The film, written by Dalton Trumbo, is one of extreme import. Jack W. Burns (played with grace and style by Kirk Douglas) returns to an urban landscape from his regular transient routine doing whatever cowboy-related tasks he can find (sheep herding, etc) to help a friend in need. That friend, Paul Bondi, however, has changed, and is no longer the same person he once was and the help that Jack is willing to offer will do little to no good. In fact, in trying to help out his friend, Jack gets himself into the jam that leads to his ultimate altercation with the law and spiral downward. The great irony is that it is, quite literally, this modern, urban landscape and all of its accessories that end up leading to Burns’ downfall. Jack reinserted himself into the situation so that he could help his pal from the ol’ days; a friend he thought was still living (at least partially) in the same world that he was, only to find out that Bondi had moved on, become more responsible. But for Jack, his Cowboy Culture is not a phase, it is a way of life.
Burns gets put into jail specifically to see Bondi. After meeting and talking with Bondi, he realizes that Bondi is on a different life path, and so Jack stages a jailbreak- Bondi does not go. When Burns returns to the house where Bondi’s wife and child are, he has a conversation with Jerry (Gena Rowlands), Bondi’s wife. It is clear the two have had some kind of possible previous romantic involvement, at some point in their relationship, although it is not entirely apparent whether or not it was ever consummated. Before Jack leaves to try to start outrunning the police (on his horse, Whiskey), he says something quite important to Jerry:
JACK: I didn’t want a house, didn’t want all those pots and pans, didn’t want anything but you. It’s God’s own blessing I didn’t get you.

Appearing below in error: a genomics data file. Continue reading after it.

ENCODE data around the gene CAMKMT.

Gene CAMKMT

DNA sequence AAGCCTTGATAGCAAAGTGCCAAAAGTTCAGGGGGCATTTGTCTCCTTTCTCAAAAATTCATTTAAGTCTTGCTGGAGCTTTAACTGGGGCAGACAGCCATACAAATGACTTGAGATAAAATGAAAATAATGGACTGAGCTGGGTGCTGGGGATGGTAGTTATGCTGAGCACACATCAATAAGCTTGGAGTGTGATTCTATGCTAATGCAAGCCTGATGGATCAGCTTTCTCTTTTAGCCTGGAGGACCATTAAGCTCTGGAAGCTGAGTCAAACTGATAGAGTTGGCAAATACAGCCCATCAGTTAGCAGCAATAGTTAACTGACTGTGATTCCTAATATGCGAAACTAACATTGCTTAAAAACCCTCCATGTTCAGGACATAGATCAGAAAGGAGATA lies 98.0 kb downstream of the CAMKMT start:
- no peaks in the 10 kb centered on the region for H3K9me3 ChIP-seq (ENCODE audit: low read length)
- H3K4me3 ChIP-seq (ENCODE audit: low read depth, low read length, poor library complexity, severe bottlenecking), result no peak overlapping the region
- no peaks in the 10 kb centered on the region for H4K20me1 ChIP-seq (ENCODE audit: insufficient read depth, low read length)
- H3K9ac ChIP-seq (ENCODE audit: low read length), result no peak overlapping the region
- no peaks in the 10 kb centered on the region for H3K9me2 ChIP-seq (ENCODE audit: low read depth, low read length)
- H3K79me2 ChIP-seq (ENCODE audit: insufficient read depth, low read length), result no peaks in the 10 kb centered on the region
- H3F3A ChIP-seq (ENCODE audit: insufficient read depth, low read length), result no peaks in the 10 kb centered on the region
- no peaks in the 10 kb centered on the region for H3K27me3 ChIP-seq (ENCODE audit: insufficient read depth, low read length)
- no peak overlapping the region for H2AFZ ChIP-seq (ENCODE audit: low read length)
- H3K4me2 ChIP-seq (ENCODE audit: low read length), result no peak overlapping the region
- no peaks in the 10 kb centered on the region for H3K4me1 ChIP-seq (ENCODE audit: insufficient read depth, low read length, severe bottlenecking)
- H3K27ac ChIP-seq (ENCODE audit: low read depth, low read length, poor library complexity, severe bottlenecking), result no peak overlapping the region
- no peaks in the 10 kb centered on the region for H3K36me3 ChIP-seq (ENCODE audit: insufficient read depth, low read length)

JACK: Cuz I’m a loner down deep to my very guts. And you know what a loner is? He’s a born cripple. He’s crippled because the only person he can live with is himself. It’s his life, the way he wants to live, it’s all for him. A guy like that, he’d kill a woman like you, cuz he couldn’t love you. Not the way you are loved.
JERRY: You’ll change too someday, Jack.
JACK: Mmm, maybe. Can’t now, too late. Paul did though…
The kind of emotionally-tinged speech to Jerry that is at once pushing her away while telling her that he cares deeply is very similar to another very famous speech involving Bogey and Bacall and a hill of beans. While Lonely is masquerading as somewhat of a western, the noir sensibility is just as strong as it is in Casablanca. Jack and Rick share a great deal of things in common. They are both outlaws in their own areas, live by their own rules, and are not willing to budge, even a little. While I have heard people argue on whether or not Casablanca is a noir, I’m not going to get into that discussion at all. If we are to go by the Borde and Chaumeton definitions, the Durgnat discussions, and even Paul Schrader’s family tree, I believe that both Casablanca and Lonely Are the Brave would qualify.
But a western noir is a difficult thing to be. And this film is even more difficult to qualify as it is, in essence, about the end of the western. Jack Burns is a loner, and all he has is his horse and his tight grip on the past. The environment and the officers/representatives of the environment he has put himself in are attacking him, and as the movie progresses, he gets more and more trapped within his situation and becomes even more of a “man out of time.”
Jerry Goldsmith’s brilliantly constructed score works in tandem with the alternate storyline of the trucker (Carol O’Connor) and the police chase to build the film up to a brilliant crescendo. The finale sequence, in the rain, essentially plays out the way a standard noir might do. If the standard noir was about a man and his horse, just trying to live their own way, damn the consequences. The modern world comes into conflict with Jack’s world, and he is left, confused, broken, and, ultimately, alone. His earlier words to Jerry were true. He is the only person he can live with, and that world is now coming to an end.